Once a bus wreck peppered with bullet holes, the pristine white water tanker parked in front of a Yemen university now delivers water to students in the war-torn and cholera-hit south.
Sitting among still battle-scarred buses, the tanker was repurposed by student welfare officer Nashwan el-Rebasi, who has made a mini fleet of water transporters for the university at the foot of the Taez mountains.
“The idea was born out of the water shortages in the region and the total lack of a reservoir at the university,” said the 35-year-old.
Taez, Yemen’s third city located in the country’s mountainous southwest, has been rocked by violent clashes between pro-government forces and Huthi rebels, as well as between different loyalist factions.
The ongoing civil war has ravaged Yemen since its outbreak in 2014.
The conflict has been thrust back into the spotlight after the Huthis claimed an audacious attack on Saudi oil infrastructure on September 14 that took out half the kingdom’s production.
Washington and Riyadh have roundly rejected the claim, with the finger of blame pointing towards Iran instead.
– Filled with rainwater –
Taez’s 600,000 people have remained under the control of pro-government forces with the backing of Saudi Arabia, while Huthi fighters backed by Iran have besieged the city.
The Huthis have tested the resolve of the city’s residents by seizing control of areas that include the principal wells supplying the city and restricting access to the essential resource.
“Eighty percent of the buses at the university were destroyed,” said Rebasi from behind the wheel of one of his tankers, which he created by working “tirelessly” for a fortnight.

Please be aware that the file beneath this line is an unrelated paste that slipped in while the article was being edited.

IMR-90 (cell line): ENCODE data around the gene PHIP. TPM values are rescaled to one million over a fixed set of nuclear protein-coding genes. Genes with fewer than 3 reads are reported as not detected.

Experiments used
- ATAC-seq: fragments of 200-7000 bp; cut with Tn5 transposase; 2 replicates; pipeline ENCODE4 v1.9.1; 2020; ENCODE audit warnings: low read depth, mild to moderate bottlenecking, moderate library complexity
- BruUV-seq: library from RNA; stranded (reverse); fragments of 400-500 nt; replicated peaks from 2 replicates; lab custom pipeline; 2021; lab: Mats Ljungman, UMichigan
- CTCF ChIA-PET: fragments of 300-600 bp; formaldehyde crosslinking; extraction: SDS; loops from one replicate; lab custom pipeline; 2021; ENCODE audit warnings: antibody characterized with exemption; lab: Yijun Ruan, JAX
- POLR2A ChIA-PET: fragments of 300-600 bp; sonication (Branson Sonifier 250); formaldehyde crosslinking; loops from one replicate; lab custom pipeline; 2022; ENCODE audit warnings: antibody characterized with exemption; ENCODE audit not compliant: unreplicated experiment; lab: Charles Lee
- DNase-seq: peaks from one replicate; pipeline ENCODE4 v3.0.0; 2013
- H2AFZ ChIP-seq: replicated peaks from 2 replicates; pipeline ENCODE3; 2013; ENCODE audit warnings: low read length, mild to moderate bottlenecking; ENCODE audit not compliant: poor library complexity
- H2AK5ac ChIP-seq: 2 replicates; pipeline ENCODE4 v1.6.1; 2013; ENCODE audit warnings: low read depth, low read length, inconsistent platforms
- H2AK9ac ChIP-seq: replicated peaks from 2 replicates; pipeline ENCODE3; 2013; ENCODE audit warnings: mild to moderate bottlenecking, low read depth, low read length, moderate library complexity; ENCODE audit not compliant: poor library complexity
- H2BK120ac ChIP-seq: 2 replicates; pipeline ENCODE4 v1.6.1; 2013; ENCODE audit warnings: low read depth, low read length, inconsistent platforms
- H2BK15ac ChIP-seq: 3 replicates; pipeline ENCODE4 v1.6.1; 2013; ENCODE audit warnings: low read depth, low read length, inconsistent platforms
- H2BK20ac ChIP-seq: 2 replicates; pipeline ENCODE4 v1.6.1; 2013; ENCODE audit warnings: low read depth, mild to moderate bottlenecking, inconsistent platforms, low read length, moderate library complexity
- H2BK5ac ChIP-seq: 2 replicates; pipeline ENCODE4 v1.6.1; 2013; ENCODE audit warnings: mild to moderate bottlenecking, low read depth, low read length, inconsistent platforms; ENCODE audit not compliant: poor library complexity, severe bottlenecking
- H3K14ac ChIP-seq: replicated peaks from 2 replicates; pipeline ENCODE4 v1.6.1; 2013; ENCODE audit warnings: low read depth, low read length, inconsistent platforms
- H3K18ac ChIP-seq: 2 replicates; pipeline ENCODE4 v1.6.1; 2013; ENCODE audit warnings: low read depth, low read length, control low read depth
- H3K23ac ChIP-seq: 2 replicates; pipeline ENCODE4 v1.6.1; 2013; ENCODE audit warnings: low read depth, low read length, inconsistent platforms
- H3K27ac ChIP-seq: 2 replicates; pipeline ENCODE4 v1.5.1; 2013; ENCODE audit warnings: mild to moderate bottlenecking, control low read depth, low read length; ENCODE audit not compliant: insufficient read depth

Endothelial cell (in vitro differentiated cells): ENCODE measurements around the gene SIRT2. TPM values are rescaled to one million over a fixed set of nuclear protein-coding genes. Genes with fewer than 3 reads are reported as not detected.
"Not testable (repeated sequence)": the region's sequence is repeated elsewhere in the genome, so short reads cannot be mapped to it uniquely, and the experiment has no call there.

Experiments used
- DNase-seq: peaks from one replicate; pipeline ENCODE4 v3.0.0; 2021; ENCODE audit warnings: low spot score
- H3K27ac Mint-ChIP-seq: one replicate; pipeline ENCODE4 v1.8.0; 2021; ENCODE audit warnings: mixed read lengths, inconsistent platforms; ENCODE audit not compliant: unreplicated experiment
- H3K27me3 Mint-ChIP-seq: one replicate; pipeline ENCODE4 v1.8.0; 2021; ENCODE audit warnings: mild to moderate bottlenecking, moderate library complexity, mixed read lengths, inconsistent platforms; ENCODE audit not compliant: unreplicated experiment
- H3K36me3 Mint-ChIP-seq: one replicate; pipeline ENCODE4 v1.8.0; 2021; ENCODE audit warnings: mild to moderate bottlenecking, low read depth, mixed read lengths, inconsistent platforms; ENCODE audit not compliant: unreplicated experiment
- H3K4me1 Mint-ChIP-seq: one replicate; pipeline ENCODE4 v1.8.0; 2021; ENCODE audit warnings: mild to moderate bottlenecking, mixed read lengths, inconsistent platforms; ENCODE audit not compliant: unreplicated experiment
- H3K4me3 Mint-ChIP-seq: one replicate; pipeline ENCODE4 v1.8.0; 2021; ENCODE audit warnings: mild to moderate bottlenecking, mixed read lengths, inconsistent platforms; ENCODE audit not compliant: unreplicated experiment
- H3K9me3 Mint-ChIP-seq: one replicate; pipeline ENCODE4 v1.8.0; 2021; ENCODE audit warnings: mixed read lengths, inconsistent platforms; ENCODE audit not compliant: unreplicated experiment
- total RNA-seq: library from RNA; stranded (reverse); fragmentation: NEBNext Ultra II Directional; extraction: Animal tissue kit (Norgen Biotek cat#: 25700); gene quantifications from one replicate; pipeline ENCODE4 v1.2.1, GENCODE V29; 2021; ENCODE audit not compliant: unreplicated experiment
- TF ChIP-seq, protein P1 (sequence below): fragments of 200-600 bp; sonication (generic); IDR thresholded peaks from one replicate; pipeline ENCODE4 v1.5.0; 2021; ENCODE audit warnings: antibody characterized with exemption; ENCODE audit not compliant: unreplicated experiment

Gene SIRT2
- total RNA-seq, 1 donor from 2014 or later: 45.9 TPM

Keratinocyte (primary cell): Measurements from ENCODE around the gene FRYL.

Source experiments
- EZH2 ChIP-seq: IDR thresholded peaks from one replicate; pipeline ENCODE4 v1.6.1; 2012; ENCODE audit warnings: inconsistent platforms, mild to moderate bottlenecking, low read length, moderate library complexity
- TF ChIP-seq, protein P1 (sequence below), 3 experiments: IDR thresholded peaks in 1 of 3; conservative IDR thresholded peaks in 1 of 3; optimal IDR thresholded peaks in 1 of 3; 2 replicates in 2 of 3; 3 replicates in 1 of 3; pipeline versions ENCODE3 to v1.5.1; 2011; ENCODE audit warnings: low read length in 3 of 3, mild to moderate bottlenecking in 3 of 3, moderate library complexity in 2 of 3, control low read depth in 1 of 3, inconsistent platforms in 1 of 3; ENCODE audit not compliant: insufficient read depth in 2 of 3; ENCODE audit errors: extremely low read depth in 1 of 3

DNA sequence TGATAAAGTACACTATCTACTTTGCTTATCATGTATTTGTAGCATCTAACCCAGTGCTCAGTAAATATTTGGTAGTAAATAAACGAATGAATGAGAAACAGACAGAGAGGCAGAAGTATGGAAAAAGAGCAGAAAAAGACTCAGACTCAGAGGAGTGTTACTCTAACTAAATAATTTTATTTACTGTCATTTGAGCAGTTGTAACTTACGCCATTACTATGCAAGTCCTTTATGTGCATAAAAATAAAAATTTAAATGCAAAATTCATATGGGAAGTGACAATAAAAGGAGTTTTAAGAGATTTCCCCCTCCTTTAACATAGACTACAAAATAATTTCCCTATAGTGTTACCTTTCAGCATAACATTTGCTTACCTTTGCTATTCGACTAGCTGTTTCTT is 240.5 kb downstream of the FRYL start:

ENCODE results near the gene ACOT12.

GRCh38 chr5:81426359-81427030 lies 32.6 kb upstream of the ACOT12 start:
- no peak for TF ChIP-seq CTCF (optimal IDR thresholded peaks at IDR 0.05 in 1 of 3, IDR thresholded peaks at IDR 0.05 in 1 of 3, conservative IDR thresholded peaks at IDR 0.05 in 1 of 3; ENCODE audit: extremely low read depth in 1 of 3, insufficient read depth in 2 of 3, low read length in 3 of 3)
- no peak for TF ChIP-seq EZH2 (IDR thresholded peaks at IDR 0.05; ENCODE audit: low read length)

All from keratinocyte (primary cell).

In an open air workshop, university technicians dismantle other buses, leaving only the driver’s seat and the chassis onto which tanks are attached in place of passenger benches.
Four passenger buses have been reincarnated as water tankers in total, to help 200 dormitory-dwelling students out of the university’s 40,000-strong student body.
“We’ve had several assembly issues and have struggled to find spare parts on the market,” explained technician Mohamed Amin.
“We can’t order them from Sanaa” or provisional capital Aden, he said.
The tankers are filled from what little rainwater falls in the area and from the boreholes still under government control.
The scheme costs the university 700,000 Yemeni riyals a month ($2,700 at the official rate, $1,300 on the black market).
– ‘Nothing is impossible’ –
The United Nations accuses both the rebels and pro-government forces of war crimes against civilians, and provoking the world’s worst humanitarian crisis including a cholera epidemic.
The UN’s special envoy for Yemen Martin Griffiths wrote this week that “this is a conflict the international community can resolve. And because we can, we must”.
“Let us be clear: Yemen cannot wait. And moreover, Yemen need not wait. And neither should we.”
Two million suspected cases of the waterborne infection have been recorded by the World Health Organization, while cholera has killed at least 3,500 people, roughly two-thirds of whom were under five years old.
Cholera is an intestinal infection caused by eating or drinking products contaminated with bacteria which cause serious dehydration that can prove fatal if left untreated.
After parking one of his creations, Rebasi climbs onto a pre-transformation bus without windows and examines the torn leather seats interspersed with mounds of junk.
On another vehicle, the words “Taez University” could still be seen despite the dilapidated state of the bus, complete with a windscreen speckled with bullet holes.
“We’ve lost friends, family members. The wars have destroyed everything. If people aren’t killed, then they’re displaced,” Rebasi said.
But he believes that his project shows that “nothing is impossible, everything can be fixed”.
“What’s important is that people want to do it, to reflect on how they can resolve what the wars have destroyed,” he said.